3. Retarget your website visitors: Retargeting/remarketing efforts help you reach users who have already visited your website. Perhaps they visited but did not convert. By retargeting them to connect again, you can hopefully convert them into customers. As a result, increasing your conversion rate by using retargeting techniques can reduce your CPA.

8. Percentage of New Visits

New visitors are those navigating to your site for the first time.

Typically, websites tend to have a higher proportion of new visitors over returning visitors. However, it’s the returning visitors that tend to have higher engagement – they bounce less, view more pages per session, and have higher session durations. You can also expect to see a much higher conversion rate and purchase rate from your returning visitors, in comparison with your new ones.

new users figure in GA4

For any website, returning visitors are important because they indicate how successful your marketing campaigns are, your loyal customers, and the strength of your brand.

But every website needs both new and returning visitors.

To do this, you need to feed the funnel with new users so you can turn them into returning users. Some marketing initiatives encourage new visits like search engine optimisation, and some encourage return visits like retargeting campaigns on Meta.

It’s important to grow both your new and return visitor rate to see overall growth in your website.[/vc_column_text][vc_column_text]

9. Devices Used

It should come as no surprise that mobile device use is increasingly pervasive. In fact, mobile devices now account for over half (59.4%) of website traffic worldwide (source). So, tracking the breakdown of all the devices your website visitors use is best practice.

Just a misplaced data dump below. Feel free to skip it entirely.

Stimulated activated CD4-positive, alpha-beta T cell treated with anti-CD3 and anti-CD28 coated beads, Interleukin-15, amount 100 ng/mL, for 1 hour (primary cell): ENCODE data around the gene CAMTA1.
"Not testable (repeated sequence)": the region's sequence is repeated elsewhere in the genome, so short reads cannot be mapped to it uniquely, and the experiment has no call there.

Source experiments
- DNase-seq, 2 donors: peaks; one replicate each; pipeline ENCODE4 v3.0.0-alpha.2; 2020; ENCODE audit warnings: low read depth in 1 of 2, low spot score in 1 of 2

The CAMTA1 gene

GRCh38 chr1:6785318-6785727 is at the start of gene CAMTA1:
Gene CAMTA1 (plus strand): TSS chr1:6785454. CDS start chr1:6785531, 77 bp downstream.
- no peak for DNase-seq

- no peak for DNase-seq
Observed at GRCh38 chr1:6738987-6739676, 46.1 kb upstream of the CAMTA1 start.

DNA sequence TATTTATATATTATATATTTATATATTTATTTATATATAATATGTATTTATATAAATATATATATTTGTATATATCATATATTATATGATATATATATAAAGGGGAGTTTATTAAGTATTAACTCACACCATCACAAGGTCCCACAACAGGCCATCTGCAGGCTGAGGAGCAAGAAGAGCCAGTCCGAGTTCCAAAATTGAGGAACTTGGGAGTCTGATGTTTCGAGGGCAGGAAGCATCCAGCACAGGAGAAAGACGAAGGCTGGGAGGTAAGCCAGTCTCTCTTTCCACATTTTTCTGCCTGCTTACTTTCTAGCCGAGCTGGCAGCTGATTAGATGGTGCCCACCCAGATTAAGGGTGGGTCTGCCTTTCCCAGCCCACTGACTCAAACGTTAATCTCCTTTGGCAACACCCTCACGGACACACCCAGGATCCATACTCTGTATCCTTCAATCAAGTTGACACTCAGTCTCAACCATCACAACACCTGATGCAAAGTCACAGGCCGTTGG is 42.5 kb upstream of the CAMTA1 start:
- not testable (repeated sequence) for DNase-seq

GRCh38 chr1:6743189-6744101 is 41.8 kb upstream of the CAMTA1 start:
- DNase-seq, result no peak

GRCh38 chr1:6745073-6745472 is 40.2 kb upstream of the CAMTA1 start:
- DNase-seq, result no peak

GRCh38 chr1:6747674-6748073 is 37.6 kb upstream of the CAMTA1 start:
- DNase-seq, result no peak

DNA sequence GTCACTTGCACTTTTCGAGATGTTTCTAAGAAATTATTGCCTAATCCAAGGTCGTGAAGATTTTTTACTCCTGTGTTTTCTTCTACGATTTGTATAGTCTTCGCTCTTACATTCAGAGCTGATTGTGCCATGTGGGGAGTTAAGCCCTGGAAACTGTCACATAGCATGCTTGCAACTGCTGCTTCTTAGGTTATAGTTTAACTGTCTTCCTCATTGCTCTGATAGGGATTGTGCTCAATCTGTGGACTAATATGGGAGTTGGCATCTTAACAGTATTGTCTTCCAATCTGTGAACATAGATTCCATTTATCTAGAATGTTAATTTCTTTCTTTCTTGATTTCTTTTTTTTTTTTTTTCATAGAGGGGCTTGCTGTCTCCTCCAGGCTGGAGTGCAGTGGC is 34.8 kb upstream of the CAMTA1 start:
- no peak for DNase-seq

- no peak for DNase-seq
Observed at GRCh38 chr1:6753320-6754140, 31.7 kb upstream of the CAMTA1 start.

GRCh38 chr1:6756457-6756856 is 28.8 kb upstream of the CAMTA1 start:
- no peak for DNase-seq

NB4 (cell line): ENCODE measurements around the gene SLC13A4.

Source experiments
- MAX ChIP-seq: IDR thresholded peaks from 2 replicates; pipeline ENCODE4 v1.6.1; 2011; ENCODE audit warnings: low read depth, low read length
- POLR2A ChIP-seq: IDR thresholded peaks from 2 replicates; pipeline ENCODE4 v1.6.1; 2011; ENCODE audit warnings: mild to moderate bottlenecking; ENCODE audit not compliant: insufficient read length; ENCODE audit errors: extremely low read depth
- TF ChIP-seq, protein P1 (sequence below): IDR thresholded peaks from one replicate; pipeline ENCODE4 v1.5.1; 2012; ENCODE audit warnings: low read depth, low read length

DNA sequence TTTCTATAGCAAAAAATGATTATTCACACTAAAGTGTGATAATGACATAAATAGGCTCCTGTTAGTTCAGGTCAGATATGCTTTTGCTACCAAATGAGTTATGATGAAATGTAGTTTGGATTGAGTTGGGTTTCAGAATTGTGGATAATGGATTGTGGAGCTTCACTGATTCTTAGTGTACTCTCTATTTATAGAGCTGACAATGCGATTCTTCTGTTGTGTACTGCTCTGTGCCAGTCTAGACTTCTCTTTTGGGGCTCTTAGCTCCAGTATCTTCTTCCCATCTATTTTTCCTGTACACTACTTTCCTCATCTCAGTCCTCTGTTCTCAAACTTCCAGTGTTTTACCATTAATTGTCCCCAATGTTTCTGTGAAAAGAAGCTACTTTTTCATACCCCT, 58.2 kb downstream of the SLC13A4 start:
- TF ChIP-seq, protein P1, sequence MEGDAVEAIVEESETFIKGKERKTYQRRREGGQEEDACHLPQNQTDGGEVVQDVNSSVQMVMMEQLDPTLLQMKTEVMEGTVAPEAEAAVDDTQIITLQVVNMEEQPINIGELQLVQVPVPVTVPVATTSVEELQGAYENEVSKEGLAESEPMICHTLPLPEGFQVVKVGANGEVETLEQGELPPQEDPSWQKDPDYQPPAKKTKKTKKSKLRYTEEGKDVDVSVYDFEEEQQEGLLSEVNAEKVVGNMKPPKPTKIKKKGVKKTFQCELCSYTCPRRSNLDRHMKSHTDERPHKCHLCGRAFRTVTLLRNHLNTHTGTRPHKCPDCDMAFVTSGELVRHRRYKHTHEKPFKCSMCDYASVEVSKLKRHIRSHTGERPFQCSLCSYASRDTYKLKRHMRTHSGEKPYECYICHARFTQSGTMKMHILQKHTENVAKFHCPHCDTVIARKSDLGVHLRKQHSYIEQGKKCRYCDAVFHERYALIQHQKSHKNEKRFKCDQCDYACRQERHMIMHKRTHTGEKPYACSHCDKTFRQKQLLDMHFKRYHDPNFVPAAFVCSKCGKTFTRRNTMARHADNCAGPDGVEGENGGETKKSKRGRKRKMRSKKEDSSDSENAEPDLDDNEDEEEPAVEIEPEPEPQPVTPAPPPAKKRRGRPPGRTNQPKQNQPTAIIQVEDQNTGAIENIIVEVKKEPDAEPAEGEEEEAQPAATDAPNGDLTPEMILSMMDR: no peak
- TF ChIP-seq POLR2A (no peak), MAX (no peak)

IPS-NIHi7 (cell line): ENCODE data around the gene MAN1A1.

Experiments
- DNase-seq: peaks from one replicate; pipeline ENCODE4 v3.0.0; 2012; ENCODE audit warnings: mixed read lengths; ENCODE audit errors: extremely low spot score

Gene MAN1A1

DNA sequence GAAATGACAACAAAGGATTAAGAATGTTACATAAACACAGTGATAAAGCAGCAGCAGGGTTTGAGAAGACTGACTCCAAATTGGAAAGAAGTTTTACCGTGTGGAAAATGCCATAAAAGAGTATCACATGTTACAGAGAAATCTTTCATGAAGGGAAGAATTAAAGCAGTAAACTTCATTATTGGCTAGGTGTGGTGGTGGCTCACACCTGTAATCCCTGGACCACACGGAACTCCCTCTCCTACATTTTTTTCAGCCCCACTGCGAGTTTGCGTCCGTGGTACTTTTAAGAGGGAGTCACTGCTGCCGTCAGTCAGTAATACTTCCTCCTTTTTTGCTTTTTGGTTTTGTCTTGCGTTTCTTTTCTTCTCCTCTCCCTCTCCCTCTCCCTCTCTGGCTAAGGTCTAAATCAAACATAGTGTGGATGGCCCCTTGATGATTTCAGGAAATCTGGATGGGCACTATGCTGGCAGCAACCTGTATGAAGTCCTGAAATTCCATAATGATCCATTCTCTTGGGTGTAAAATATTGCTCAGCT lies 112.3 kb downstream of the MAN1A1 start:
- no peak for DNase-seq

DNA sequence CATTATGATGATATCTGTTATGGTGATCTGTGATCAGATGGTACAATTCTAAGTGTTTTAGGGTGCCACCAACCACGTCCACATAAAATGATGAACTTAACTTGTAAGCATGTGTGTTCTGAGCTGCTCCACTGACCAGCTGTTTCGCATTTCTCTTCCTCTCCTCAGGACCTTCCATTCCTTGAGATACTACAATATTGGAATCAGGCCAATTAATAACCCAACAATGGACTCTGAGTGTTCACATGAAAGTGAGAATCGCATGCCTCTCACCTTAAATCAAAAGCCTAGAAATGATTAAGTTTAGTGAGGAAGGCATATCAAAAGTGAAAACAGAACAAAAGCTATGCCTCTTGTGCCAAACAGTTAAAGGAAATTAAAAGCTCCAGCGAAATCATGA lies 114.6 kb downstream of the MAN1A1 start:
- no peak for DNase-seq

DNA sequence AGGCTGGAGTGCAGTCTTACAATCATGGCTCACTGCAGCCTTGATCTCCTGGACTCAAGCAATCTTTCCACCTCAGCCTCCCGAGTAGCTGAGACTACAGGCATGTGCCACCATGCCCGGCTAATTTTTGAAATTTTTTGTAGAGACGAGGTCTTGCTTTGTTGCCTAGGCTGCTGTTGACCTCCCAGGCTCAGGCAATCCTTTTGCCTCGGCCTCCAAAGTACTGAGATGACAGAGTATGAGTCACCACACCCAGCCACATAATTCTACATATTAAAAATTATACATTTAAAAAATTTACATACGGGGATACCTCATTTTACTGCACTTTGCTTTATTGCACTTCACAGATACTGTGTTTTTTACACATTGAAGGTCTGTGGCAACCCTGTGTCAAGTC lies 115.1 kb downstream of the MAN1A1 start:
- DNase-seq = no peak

Monitoring this will help you determine if you’re meeting the needs of your website visitors, based on their device choice. This data is available in your Google Analytics dashboard under Audience.

device used data on GA4

If you’re not looking at this data and optimising your website for mobile usage you would miss out on converting those users into paying customers.

10. Most Visited Pages

Using User Behaviour statistics within GA4, or Google’s Search Console, you can monitor which of your pages are viewed the most.

For example, there may be an old blog post you wrote an forgot about that has generated a lot of organic search traffic. If you notice that, and utilise the information, you can adjust the page to direct that traffic towards CTAs and potentially collect some leads/customers.

In contrast, you may have built a product, collection or service page that is essential to your business, but not drawing the level of traffic you need. You can address why, tweak the page and monitor the progress.


Accurately tracking website performance metrics allows you to determine which metrics define success for your business, so you can better understand your company’s performance over time.

When it comes to tracking the website metrics discussed in this article, Google Analytics will be your best friend. It is the internet’s most popular analytics measurement tool for most, if not all website KPI’s. It’s free and can display the data most important to your website at any given timeframe.

If you want to double down on your website KPIs and set your business up for long-success, chat to one of our Digital Strategists today. Book in a FREE digital strategy session here.